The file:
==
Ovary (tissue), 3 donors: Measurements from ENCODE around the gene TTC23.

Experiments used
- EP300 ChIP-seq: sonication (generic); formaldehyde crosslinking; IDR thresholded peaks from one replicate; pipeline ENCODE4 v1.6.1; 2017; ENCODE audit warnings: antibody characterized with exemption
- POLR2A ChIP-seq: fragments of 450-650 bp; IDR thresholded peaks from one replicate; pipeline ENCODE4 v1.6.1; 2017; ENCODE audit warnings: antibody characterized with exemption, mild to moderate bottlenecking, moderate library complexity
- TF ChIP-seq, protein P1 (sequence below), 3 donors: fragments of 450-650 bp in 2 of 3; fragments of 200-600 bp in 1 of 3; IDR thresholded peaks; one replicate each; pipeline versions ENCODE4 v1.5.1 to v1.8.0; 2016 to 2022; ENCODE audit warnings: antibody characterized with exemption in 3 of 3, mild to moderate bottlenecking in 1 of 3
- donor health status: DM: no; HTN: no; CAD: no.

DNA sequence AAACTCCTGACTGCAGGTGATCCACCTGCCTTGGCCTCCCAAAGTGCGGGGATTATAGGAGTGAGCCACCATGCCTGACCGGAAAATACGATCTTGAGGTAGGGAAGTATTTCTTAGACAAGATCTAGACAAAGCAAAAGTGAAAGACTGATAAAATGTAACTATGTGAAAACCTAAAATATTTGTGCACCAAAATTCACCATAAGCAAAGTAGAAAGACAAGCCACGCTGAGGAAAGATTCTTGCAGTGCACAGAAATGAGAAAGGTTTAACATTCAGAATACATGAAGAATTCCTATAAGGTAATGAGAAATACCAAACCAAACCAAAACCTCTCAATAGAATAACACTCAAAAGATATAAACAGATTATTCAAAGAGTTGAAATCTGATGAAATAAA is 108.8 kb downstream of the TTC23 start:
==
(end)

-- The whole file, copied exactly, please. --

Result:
Ovary (tissue), 3 donors: Measurements from ENCODE around the gene TTC23.

Experiments used
- EP300 ChIP-seq: sonication (generic); formaldehyde crosslinking; IDR thresholded peaks from one replicate; pipeline ENCODE4 v1.6.1; 2017; ENCODE audit warnings: antibody characterized with exemption
- POLR2A ChIP-seq: fragments of 450-650 bp; IDR thresholded peaks from one replicate; pipeline ENCODE4 v1.6.1; 2017; ENCODE audit warnings: antibody characterized with exemption, mild to moderate bottlenecking, moderate library complexity
- TF ChIP-seq, protein P1 (sequence below), 3 donors: fragments of 450-650 bp in 2 of 3; fragments of 200-600 bp in 1 of 3; IDR thresholded peaks; one replicate each; pipeline versions ENCODE4 v1.5.1 to v1.8.0; 2016 to 2022; ENCODE audit warnings: antibody characterized with exemption in 3 of 3, mild to moderate bottlenecking in 1 of 3
- donor health status: DM: no; HTN: no; CAD: no.

DNA sequence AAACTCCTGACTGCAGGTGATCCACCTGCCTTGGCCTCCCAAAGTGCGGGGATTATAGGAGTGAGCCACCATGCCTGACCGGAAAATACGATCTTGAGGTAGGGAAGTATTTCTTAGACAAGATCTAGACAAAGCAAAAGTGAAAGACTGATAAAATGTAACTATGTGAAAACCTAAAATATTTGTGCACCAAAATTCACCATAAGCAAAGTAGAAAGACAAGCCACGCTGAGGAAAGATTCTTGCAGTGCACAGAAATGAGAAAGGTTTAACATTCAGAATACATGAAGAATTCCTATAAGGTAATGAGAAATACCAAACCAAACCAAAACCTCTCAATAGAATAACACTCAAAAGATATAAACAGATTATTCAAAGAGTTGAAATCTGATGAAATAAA is 108.8 kb downstream of the TTC23 start: